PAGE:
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Tensions between India and Nepal likely to mount as New Delhi not likely to engage with the Himalayan country ready to change its map

Nepal has reportedly sought foreign secretary-level talks with India via video conferencing to discuss the ongoing tensions between the two countries. However, India may not participate in the talks.

The tensions between India and the neighbouring Himalayan country Nepal is likely to mount as India may not agree to talks at this stage as the Nepalese government is readying to pass the second Constitution Amendment Bill next week.

According to the reports, Nepal has reportedly sought foreign secretary-level talks with India via video conferencing to discuss the ongoing tensions between the two countries. However, India may not participate in the talks as Nepal is adamant on continuing with passing the amendment to give legal backing to the new maps, which had claimed parts of the Indian territory.

The security experts in the country believe that India has always offered talks but this depends on reasonableness. They believe that if Nepal continues to unilaterally prejudge the situation, then it will willfully complicating the prospects of any settlements through talks in the future.

Nepal continues to provoke India

The tensions between the two countries are on a rise after New Delhi inaugurated a road linking Kailash Mansarovar via Lipulekh on May 8. The Himalayan country had raised objections to India over the construction of the new road.

On May 20, the Nepalese government headed by KP Oli had released a new map of the country, in which it had included Indian territories of Limpiyadhura, Lipulekh and Kalapani as parts of Nepal. KP Oli, who is heading the Nepal Communist Party-led government in the country, had made irredentist claims against India by asserting that Nepal would “bring back at any cost” the Indian territories of Kalapani-Limpiyadhura-Lipulekh area.

Perhaps acting at the behest of China, the Nepal government had brought a constitution amendment bill at the Parliament on May 22, seeking to amend Schedule 3 of the constitution to update Nepal’s political map in the national emblem.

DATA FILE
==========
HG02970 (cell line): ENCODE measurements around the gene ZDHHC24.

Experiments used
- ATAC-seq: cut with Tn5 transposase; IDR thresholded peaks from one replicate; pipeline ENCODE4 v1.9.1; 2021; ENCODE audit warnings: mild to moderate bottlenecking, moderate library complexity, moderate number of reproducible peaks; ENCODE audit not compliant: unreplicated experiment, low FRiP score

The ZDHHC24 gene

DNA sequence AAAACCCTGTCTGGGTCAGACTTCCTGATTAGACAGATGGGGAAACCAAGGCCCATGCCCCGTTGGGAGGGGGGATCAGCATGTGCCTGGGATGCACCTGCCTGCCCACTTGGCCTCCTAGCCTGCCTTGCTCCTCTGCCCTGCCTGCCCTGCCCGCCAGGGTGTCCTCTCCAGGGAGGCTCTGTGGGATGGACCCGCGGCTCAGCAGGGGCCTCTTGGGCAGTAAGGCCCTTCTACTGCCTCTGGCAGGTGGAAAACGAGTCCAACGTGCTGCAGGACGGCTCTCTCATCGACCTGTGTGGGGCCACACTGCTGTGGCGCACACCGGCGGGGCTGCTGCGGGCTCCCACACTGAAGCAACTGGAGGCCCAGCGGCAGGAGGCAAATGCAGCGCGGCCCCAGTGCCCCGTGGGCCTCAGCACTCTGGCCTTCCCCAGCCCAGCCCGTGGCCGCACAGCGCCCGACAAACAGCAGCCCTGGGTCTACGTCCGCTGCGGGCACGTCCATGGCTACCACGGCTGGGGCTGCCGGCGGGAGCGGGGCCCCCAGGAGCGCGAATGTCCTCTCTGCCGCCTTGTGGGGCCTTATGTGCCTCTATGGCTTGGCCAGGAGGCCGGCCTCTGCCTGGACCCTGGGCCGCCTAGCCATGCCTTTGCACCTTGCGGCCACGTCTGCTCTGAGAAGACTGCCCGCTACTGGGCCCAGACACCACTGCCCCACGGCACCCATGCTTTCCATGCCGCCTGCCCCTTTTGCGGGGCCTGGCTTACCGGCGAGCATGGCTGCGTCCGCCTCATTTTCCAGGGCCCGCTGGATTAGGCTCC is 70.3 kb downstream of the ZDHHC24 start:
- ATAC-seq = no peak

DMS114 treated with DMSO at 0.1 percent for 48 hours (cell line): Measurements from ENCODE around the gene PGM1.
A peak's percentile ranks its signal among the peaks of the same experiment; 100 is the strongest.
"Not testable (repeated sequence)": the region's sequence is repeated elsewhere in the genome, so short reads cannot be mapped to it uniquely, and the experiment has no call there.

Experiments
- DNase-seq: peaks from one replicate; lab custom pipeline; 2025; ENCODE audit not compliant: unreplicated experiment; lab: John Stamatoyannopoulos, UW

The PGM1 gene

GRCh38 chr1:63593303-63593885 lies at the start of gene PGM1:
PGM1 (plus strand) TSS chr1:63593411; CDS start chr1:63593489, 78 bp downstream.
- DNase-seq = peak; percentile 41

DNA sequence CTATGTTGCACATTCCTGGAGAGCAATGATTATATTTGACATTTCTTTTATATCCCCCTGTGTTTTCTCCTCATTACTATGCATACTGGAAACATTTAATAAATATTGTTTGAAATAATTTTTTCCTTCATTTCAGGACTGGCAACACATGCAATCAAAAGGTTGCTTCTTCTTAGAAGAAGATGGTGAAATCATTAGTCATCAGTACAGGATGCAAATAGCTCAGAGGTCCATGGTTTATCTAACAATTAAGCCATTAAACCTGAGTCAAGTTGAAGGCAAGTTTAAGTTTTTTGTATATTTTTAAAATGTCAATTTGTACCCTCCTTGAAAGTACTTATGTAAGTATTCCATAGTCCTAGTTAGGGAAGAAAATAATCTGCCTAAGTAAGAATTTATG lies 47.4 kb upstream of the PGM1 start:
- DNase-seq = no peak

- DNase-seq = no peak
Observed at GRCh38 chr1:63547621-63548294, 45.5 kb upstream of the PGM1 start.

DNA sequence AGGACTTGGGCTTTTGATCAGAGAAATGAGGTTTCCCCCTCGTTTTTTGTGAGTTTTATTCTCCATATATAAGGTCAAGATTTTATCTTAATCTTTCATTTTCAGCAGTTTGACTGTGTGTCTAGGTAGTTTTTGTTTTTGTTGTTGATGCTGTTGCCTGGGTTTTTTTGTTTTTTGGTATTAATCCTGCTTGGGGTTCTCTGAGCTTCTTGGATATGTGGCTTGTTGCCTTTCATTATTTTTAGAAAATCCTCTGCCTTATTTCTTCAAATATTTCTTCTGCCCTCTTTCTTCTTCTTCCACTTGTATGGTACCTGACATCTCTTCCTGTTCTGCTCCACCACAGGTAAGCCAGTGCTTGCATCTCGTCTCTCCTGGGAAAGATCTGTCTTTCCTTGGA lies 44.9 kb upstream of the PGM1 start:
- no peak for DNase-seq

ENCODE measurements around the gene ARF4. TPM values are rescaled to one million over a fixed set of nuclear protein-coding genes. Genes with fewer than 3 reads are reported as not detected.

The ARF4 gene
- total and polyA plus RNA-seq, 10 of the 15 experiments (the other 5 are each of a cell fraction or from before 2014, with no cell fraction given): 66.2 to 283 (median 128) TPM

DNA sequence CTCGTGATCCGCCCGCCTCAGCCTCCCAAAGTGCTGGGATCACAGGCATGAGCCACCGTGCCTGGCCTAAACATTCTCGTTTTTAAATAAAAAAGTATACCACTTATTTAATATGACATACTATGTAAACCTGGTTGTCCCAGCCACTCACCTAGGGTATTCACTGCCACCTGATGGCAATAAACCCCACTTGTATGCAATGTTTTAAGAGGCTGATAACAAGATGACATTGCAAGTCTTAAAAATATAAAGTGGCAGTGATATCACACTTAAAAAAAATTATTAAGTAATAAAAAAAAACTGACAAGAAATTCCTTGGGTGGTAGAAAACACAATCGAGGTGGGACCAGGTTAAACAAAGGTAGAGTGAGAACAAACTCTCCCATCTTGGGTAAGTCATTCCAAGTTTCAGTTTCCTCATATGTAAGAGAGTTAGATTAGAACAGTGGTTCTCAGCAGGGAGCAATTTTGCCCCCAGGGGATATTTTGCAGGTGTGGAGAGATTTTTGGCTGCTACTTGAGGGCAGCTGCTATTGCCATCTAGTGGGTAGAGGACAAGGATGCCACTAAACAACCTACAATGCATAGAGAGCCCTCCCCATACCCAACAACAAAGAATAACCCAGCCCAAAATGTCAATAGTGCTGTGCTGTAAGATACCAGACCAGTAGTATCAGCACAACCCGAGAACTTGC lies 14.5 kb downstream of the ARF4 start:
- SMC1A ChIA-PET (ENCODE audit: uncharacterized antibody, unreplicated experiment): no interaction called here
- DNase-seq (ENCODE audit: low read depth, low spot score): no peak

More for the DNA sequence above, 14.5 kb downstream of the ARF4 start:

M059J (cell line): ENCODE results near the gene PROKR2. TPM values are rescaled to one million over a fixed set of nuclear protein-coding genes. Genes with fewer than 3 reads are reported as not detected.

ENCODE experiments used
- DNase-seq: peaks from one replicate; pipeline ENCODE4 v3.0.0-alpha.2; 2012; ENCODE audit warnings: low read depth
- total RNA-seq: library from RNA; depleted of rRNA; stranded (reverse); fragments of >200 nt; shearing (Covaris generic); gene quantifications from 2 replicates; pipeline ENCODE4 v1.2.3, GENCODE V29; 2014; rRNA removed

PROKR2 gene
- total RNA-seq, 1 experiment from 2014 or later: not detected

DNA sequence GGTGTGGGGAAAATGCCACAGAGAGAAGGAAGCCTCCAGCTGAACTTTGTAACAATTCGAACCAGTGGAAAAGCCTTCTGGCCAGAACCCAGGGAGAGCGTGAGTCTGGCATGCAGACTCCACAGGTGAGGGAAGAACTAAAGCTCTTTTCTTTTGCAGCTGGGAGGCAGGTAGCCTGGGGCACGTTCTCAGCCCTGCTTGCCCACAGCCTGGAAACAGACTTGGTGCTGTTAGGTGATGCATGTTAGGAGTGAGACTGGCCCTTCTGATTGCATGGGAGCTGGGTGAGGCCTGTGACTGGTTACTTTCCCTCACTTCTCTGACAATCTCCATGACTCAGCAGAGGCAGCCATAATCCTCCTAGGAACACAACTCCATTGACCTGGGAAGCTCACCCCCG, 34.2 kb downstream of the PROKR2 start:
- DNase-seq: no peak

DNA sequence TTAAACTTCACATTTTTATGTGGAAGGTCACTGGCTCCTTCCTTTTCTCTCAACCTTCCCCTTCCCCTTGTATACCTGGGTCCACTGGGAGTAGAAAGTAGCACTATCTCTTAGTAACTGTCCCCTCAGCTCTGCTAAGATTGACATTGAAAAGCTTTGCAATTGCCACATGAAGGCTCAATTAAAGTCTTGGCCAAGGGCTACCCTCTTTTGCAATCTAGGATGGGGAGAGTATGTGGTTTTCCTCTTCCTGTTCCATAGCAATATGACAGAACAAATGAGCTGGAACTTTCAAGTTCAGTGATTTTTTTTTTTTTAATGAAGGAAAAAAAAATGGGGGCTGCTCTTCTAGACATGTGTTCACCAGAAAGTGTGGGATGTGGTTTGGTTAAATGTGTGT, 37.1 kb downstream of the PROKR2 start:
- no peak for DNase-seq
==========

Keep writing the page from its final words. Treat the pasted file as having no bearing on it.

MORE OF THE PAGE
However, as the constitutional amendment required a two-thirds majority, the Nepal government had fallen short of numbers in the lower House compelling it to seek support from other parties. The main opposition Nepali Congress party had sought time for discussion on the issue and on May 27 the KP Sharma Oli government deferred its plan to move the constitutional amendment.

In the latest development, it is being reported that Nepal has fast-tracked the process of bringing the constitution amendment as KP Sharma Oli’s government has secured the support of opposition Nepali Congress and is likely to pass the amendment with the required two-third majority on June 9.

The opposition from Madhesi parties will be inconsequential as the government has secured two-third majority.

India cautions, urges Nepal to refrain from assertion

Meanwhile, India has urged Kathmandu to refrain from such an “unjustified cartographic assertion” and respect India’s sovereignty and territorial integrity. India had earlier categorically stated that it attaches great importance to deep-rooted historical, cultural and friendly relations with Nepal.

The Indian government had also reiterated that it is open to engaging with all its neighbours on the basis of mutual sensitivity and mutual respect in an environment of trust and confidence. Ministry of External Affairs (MEA) has also expressed hope that Nepali leadership creates a positive environment for talks on a matter related to the border.

However, with Nepal’s belligerence to alter the existing border between two countries by including Indian territories and attempting to pass the controversial Constitutional Amendment Bill without any discussions with India, may now lead India to take stringent measures against the Himalayan country, which is acting on the behest of China.

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OpIndia Staffhttps://www.opindia.com
Staff reporter at OpIndia

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